TCM to Treat Fibromyalgia

TCM has a threefold strategy for treating Muscle Bi syndrome:

  • Resolve the Bi syndrome and expel the Wind, Cold, and Damp.
  • Treat any underlying factors contributing to the development of Bi.
  • Provide symptomatic relief by stopping pain.

This comprehensive strategy addresses the symptoms of fibromyalgia and its underlying causes.

Together, acupuncture, herbal medicine and Qi Gong provide a powerful treatment option for patients diagnosed with fibromyalgia. It is common for all three modalities to be employed simultaneously, but each may be used alone. Acupuncture may be best for treating the pain syndromes that accompany fibromyalgia; herbal medicine for treating the Wind, Cold, Damp Bi factors and underlying imbalances in the body; and Qi Gong for providing gentle exercise while treating contributory psychological or emotional factors.

Fibromyalgia & Acupuncture

Bi and other pain syndromes account for more than one-half of acupuncture treatments in the United States each year. Fibromyalgia patients often use acupuncture as a means of pain control, once or twice a week, which can be an effective complementary treatment.

As a type of Muscle Bi, fibromyalgia is treated with a combination of acupuncture and moxibustion. Three different kinds of points are used:

  • Local points in areas of tenderness and pain are needled. For example, pain in the trapezius and neck muscles might be needled with points such as Gallbladder 20 (Feng Chi) and Urinary Bladder 10 (Tian Zhu), while pain in the inner thighs might be needled with points such as Liver 8 (Qu Chuan), 9 (Yin Bao), and 10 (Zu Wu Li). Moxibustion and electrical stimulation, if appropriate, may be used. Diathermy (heat lamp) and Tui Na applied to specific acupuncture points or muscle groups may prove useful as well.
  • Specific acupuncture points associated with the type of Bi syndrome diagnosed are needled. Patients with a predominance of Wind Bi may have Urinary Bladder 17 (Ge Shu) and Spleen 10 (Xue Hai) needled; with Cold Bi, points such as Urinary Bladder 23 (Shen Shu) and Ren 4 (Guan Yuan); and with Damp Bi, Stomach 36 (Zu San Li) and Spleen 5 (Shang Qiu).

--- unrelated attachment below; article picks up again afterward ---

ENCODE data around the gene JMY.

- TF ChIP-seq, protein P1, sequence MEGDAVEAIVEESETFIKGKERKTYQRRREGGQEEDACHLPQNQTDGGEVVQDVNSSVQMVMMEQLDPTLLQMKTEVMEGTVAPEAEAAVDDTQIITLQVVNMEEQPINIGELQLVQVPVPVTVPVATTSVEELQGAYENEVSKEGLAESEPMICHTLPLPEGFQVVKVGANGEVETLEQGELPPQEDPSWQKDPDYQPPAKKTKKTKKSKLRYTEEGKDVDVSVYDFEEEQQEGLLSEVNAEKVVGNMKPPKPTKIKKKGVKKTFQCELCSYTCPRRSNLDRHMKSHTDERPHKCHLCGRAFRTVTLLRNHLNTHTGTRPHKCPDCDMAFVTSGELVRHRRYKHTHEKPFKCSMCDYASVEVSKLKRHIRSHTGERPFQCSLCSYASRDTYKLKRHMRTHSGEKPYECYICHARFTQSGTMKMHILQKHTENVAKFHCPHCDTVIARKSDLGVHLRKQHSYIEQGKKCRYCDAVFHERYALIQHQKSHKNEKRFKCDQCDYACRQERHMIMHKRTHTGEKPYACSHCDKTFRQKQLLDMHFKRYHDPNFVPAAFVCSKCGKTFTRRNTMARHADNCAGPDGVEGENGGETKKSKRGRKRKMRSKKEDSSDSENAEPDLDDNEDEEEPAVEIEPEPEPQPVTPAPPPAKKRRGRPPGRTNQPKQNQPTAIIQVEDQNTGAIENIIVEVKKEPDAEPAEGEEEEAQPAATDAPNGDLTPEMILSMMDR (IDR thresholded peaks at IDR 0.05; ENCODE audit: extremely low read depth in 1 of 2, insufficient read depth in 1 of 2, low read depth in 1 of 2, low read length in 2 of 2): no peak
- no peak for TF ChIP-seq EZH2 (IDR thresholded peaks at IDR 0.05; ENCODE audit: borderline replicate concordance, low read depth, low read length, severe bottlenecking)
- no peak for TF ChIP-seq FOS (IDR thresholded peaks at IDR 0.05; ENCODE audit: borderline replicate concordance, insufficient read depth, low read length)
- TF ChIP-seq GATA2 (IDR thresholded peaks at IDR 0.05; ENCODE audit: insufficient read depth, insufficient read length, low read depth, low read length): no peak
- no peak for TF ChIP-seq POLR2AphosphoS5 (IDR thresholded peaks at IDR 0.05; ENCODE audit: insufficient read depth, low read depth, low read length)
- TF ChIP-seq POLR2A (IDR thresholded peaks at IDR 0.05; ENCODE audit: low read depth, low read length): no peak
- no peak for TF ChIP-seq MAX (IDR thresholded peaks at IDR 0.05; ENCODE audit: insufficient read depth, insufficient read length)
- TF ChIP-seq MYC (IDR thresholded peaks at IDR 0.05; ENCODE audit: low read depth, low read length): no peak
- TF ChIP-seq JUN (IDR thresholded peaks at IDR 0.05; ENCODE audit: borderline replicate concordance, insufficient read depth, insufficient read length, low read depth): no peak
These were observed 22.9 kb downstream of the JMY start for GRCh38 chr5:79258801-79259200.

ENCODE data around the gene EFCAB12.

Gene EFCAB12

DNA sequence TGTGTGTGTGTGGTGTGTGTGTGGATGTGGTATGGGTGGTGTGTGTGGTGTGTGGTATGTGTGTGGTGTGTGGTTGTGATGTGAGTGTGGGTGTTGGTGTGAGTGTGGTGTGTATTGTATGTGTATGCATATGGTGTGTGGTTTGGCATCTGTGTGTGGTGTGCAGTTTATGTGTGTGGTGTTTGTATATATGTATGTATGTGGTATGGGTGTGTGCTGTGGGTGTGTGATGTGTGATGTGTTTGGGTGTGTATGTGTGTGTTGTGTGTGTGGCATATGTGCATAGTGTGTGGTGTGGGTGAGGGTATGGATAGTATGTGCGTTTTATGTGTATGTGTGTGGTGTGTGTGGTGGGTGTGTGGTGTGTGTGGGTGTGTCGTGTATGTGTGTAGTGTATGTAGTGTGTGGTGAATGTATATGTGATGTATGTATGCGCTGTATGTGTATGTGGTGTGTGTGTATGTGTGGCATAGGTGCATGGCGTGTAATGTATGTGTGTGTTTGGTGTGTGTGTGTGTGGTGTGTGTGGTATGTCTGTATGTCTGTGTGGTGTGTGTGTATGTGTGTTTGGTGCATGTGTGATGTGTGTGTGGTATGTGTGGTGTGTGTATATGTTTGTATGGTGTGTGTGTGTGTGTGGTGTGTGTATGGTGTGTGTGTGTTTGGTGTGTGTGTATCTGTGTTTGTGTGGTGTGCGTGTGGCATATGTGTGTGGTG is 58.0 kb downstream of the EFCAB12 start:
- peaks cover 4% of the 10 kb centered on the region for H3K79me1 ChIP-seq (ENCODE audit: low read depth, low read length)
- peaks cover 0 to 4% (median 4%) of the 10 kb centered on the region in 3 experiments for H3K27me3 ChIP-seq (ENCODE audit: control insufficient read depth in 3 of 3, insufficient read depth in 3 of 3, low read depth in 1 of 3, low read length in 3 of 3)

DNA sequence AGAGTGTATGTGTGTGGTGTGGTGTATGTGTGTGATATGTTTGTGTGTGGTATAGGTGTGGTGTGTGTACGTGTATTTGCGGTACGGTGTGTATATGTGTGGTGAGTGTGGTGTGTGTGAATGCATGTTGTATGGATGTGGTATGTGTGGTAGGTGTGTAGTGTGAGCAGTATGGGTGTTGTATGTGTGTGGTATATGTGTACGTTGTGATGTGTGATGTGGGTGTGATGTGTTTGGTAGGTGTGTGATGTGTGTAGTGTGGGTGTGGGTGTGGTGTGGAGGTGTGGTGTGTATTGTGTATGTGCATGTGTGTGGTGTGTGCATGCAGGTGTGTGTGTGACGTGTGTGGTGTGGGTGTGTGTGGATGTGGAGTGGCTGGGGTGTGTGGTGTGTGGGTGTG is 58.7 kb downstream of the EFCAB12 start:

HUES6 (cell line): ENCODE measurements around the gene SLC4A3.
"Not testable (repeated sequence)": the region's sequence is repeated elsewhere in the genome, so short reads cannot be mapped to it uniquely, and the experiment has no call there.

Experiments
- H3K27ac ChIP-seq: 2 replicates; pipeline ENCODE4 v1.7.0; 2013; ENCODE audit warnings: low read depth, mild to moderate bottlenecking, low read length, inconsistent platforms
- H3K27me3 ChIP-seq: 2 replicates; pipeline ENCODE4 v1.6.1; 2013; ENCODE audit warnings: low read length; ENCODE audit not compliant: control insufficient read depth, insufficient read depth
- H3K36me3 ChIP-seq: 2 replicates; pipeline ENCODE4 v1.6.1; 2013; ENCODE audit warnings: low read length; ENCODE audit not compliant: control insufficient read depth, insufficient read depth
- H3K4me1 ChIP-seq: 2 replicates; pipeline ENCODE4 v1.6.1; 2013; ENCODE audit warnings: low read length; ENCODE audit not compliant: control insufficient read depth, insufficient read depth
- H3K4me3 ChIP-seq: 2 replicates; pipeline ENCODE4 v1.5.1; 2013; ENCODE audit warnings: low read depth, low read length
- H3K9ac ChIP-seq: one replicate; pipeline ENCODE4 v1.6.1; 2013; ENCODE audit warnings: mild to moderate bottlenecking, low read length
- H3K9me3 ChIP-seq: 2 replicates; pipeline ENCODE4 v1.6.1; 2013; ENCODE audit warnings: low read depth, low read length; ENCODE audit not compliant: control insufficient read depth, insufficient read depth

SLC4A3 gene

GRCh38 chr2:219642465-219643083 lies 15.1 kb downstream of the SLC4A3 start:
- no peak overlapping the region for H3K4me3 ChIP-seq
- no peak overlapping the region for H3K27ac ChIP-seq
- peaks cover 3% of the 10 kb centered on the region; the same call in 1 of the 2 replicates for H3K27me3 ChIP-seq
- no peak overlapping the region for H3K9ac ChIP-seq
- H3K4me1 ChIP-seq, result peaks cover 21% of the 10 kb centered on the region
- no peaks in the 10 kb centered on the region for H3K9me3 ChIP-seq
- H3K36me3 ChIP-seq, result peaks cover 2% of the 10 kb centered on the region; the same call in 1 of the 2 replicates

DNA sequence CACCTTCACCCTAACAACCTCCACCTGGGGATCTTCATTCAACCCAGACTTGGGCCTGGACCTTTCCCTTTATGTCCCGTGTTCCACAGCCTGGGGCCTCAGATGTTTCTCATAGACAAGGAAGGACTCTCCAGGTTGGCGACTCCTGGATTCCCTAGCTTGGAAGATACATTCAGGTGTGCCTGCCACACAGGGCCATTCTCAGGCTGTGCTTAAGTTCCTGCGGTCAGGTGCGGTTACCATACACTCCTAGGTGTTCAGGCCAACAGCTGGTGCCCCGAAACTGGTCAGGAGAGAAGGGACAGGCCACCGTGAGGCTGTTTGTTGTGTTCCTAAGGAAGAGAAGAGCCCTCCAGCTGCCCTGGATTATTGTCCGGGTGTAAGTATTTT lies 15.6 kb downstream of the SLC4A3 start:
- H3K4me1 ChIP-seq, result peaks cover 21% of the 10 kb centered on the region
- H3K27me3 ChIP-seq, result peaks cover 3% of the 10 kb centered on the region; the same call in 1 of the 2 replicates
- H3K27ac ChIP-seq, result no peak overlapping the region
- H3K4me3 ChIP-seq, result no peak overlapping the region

• Other underlying factors contributing to the development of Bi are treated as well. Liver Qi stagnation might be treated by adding Liver 3 (Hun Men); Kidney and Spleen deficiency by adding Kidney 3 (Tai Xi) and Spleen 4 (Gong Sun); and Qi and Blood deficiency might indicate the use of Stomach 36 (Zu San Li) and Spleen 6 (San Yin Jiao). Small acupuncture needles, known as intradermal needles, may be left in painful sites for a few days.

Fibromyalgia & Herbal Medicine

Herbal medicine treatment for fibromyalgia uses specific herbs to address each of the three levels of treatment, but focuses specifically on using herbs that address Bi. These herbs also provide symptomatic relief of pain and discomfort.

An efficient approach to individualizing herbal prescriptions is to use herbs that stop pain but also expel the pathogenic factors responsible for Bi. For example, while all of the following herbs help relieve pain, each focuses on a different type of Bi: Sang Zhi (Ramulus Mori) for Wind Bi, Wei Ling Xian (Radix Clematidis Sinensis) for Cold Bi, and Mu Gua (Fructus Chaenomelis) for Damp Bi.

Because Wind, Cold, and Damp are intertwined in these Bi conditions, all three are treated through herbal combinations. Dosages and herbs are chosen on the basis of predominant symptoms. Specific herbs for Bi syndrome also affect different areas of the body and can be used to make the formula more efficient. Examples are Qiang Huo (Rhizoma et Radix Notopterygii) for the upper part of the body, particularly the neck, shoulders, and upper back; and Du Huo (Radix Angelicae Pubescentis) for the lower back and legs. Herbs to treat Wind, Cold, or Damp in the body also may be added to the formulas.

Finally, herbs that affect any predisposing factors may be used as well, such as the following:

  • Chai Hu (Radix Bupleuri) for Liver Qi Stagnation
  • Dang Gui (Radix Angelicae Sinensis) for Blood Deficiency
  • Huang Qi (Radix Astragali) for Qi Deficiency

This comprehensive approach takes into account the complex and individual nature of the syndrome in each patient.

Fibromyalgia & Qi Gong

Qi Gong exercises offer treatment potential for patients diagnosed with fibromyalgia. Because TCM relates stress, depression, anxiety, and other emotional states to the Zang Organs, exercises such as the organ healing sounds may be used to strengthen the Zang Organs, help correct imbalances in the body, and maintain emotional balance. Qi Gong exercises such as the Eight Brocade Exercises and Tai Qi Quan encourage gentle physical movement and stretching, thus reducing pain, eliminating obstruction in channels and maintaining movement. Mindful Qi Gong massage helps relieve pain and increases the flow of Qi.

Publication Review By: Stanley J. Swierzewski, III, M.D.

Published: 02 Jan 2001

Last Modified: 03 Jun 2011